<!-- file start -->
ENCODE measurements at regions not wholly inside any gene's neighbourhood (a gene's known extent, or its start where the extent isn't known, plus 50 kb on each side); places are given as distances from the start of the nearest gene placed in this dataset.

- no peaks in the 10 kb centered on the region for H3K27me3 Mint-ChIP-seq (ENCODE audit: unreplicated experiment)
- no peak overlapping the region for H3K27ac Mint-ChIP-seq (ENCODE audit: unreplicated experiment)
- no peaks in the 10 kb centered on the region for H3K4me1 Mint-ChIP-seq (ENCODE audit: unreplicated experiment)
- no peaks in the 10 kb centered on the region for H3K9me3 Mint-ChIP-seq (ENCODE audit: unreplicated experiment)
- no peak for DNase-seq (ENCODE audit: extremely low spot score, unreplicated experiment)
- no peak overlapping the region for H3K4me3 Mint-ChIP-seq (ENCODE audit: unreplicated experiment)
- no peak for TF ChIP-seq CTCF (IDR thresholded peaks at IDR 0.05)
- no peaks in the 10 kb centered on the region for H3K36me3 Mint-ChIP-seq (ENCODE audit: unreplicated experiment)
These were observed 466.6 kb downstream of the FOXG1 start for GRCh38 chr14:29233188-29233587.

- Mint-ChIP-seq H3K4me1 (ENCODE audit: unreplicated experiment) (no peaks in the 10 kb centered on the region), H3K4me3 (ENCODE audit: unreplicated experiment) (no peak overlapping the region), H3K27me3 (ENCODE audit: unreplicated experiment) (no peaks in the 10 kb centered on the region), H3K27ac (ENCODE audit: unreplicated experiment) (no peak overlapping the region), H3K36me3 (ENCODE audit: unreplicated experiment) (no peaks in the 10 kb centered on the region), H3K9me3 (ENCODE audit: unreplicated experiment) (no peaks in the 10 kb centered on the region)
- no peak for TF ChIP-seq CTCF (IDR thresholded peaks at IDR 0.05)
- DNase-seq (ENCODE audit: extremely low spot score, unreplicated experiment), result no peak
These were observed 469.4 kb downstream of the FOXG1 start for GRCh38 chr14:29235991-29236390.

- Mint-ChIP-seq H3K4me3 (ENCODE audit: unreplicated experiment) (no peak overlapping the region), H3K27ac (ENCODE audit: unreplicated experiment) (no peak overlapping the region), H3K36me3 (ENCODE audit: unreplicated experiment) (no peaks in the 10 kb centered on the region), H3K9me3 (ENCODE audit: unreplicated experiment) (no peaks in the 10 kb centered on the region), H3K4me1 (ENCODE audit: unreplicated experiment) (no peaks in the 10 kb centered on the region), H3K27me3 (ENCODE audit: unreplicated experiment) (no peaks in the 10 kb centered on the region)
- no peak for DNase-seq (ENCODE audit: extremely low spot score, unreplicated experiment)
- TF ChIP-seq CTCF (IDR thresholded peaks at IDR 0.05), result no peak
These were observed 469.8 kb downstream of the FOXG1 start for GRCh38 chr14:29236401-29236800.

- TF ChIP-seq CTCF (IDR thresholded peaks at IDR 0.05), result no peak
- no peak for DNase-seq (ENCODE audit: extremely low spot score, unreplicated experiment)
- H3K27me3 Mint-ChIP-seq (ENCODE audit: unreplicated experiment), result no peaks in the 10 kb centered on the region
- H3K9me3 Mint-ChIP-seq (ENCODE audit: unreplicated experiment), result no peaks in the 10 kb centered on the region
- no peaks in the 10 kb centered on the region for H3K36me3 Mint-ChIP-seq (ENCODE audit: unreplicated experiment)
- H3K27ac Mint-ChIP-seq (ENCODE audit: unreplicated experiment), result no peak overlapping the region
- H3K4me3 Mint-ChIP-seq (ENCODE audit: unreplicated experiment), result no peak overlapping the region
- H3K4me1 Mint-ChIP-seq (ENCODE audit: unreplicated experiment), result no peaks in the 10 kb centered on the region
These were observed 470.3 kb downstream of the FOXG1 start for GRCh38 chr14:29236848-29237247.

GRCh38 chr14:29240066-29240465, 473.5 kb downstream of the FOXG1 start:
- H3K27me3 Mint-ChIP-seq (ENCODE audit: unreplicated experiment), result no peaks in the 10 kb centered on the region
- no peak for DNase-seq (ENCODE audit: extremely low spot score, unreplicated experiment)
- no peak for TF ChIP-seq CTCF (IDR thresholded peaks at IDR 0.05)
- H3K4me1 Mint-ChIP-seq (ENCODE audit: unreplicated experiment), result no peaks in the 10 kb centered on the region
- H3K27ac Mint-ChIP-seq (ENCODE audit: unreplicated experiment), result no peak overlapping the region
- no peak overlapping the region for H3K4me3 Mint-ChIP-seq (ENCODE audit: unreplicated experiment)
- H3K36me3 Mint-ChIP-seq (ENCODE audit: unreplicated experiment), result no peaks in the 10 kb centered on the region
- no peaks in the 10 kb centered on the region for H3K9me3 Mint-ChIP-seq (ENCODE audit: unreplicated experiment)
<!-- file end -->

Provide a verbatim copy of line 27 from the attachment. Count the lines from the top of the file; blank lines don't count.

These were observed 470.3 kb downstream of the FOXG1 start for GRCh38 chr14:29236848-29237247.